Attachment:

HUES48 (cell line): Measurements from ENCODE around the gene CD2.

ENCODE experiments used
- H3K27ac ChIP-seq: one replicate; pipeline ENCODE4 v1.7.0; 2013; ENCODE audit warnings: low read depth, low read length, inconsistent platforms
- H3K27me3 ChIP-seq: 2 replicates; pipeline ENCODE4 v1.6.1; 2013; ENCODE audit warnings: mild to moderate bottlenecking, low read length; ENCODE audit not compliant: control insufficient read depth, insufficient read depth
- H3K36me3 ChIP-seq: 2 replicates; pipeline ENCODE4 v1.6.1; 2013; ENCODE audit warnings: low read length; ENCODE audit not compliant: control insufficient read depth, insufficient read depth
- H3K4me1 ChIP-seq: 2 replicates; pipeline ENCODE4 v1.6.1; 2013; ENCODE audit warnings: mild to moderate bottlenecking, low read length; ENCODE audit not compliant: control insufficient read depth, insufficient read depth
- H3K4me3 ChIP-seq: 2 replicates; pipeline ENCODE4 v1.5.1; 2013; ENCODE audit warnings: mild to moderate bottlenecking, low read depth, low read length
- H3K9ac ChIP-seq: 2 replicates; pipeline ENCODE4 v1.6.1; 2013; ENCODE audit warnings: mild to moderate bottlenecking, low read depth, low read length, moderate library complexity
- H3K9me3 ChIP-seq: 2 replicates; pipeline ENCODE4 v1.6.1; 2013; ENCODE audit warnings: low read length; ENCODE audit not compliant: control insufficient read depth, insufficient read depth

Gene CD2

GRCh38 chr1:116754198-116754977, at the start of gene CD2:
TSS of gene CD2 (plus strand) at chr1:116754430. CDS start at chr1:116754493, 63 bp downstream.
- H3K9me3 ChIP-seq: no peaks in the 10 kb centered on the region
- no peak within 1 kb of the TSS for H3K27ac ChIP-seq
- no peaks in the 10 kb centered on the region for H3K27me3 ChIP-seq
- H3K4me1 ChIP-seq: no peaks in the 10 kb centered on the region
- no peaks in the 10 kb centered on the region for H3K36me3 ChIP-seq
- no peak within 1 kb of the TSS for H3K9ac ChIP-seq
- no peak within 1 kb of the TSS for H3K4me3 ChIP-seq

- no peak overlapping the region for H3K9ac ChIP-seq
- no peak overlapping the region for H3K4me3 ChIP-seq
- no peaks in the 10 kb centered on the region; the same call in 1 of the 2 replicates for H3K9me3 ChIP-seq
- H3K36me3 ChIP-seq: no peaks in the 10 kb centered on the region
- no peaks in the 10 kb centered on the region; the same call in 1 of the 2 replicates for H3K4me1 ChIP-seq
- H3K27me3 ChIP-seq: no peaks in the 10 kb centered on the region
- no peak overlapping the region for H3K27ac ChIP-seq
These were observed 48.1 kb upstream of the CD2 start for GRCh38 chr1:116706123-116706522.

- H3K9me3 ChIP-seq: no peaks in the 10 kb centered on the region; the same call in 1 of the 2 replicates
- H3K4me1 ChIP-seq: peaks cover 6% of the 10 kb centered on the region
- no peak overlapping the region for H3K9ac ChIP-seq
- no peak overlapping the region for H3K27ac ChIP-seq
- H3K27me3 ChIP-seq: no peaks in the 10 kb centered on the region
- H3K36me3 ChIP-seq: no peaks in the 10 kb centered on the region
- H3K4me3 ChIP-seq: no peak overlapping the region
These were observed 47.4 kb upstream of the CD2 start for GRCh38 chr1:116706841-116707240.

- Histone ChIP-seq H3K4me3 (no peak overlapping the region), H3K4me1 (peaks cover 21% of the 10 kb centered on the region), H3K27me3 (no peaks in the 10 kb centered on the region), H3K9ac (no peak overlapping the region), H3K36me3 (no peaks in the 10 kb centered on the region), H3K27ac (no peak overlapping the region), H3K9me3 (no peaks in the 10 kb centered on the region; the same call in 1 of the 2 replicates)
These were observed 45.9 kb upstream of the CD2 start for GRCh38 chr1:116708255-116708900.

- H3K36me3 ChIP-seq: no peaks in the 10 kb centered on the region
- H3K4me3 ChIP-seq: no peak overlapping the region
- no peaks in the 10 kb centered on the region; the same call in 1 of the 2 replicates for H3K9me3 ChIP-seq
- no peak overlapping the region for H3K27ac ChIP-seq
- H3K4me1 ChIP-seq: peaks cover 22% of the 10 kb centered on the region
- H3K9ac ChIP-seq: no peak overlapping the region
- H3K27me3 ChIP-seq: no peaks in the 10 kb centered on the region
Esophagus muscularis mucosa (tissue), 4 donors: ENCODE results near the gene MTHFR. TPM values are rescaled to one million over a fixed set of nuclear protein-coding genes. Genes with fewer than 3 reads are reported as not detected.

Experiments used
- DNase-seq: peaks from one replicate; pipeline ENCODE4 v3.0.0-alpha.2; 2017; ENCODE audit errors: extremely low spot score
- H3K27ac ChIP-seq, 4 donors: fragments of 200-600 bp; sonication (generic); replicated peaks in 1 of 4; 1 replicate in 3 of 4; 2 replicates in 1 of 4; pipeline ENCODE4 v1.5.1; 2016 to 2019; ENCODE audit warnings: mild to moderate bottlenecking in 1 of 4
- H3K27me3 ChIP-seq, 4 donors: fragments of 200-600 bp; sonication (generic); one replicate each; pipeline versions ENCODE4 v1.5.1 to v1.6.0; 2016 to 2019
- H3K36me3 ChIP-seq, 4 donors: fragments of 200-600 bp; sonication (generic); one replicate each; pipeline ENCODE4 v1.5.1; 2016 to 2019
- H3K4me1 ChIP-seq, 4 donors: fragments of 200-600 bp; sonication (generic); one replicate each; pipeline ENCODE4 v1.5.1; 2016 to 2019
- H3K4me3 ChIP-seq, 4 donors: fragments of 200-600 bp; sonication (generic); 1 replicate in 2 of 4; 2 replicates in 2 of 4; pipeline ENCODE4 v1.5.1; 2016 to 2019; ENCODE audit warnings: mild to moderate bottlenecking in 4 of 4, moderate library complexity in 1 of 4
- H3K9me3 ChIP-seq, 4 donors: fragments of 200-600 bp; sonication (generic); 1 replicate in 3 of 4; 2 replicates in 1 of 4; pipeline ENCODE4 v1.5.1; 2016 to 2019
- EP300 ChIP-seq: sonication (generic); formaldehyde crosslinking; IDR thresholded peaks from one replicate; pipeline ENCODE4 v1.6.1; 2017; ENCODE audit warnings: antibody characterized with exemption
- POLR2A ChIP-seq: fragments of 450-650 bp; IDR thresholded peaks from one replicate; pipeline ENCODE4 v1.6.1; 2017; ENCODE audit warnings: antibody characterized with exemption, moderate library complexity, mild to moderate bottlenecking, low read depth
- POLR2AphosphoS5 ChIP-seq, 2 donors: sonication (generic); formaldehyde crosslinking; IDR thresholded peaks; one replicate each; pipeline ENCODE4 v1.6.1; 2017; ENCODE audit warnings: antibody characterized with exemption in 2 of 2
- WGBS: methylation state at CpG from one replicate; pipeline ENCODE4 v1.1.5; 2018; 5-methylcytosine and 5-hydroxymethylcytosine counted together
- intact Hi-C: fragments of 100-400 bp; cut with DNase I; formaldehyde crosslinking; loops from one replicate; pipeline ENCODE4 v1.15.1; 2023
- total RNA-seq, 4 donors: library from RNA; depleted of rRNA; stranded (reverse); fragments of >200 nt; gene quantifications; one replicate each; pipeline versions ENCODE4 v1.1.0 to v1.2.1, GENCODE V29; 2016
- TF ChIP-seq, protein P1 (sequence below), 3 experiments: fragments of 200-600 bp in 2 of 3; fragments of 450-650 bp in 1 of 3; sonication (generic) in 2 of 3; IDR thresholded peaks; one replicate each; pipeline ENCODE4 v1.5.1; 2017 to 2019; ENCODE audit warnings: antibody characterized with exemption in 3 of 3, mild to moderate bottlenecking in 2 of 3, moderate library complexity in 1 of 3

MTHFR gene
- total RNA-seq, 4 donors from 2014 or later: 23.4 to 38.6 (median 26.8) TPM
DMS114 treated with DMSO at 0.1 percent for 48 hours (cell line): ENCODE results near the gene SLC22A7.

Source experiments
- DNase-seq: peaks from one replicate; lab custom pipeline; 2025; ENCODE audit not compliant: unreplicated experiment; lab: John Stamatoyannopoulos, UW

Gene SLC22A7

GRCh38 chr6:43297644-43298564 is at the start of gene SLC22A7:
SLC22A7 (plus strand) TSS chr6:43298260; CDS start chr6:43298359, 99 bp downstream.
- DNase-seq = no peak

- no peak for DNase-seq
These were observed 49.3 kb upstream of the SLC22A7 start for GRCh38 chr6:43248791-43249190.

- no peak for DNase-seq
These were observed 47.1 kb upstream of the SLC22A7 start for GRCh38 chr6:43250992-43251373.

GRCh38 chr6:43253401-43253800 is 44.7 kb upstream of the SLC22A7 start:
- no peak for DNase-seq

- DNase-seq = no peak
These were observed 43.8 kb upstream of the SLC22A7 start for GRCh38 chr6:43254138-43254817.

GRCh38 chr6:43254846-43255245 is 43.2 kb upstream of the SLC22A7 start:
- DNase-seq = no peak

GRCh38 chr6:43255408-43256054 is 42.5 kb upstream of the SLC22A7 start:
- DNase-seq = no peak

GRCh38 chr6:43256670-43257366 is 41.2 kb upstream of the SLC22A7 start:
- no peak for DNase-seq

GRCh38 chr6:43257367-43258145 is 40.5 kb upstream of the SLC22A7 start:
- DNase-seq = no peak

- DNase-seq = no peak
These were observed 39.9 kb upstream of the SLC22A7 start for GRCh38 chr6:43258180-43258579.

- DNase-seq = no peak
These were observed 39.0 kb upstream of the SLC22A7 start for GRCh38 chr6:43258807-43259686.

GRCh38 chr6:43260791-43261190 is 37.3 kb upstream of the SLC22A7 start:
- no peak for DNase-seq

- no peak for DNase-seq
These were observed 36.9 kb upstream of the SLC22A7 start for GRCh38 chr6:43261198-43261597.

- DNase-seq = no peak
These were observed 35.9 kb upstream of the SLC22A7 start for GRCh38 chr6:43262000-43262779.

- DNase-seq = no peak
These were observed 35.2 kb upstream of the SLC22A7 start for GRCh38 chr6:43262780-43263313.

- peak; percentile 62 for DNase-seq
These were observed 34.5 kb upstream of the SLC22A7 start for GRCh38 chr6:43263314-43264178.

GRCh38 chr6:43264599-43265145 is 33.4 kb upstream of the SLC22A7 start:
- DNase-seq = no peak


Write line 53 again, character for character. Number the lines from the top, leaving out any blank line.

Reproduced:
- H3K9me3 ChIP-seq, 4 donors: fragments of 200-600 bp; sonication (generic); 1 replicate in 3 of 4; 2 replicates in 1 of 4; pipeline ENCODE4 v1.5.1; 2016 to 2019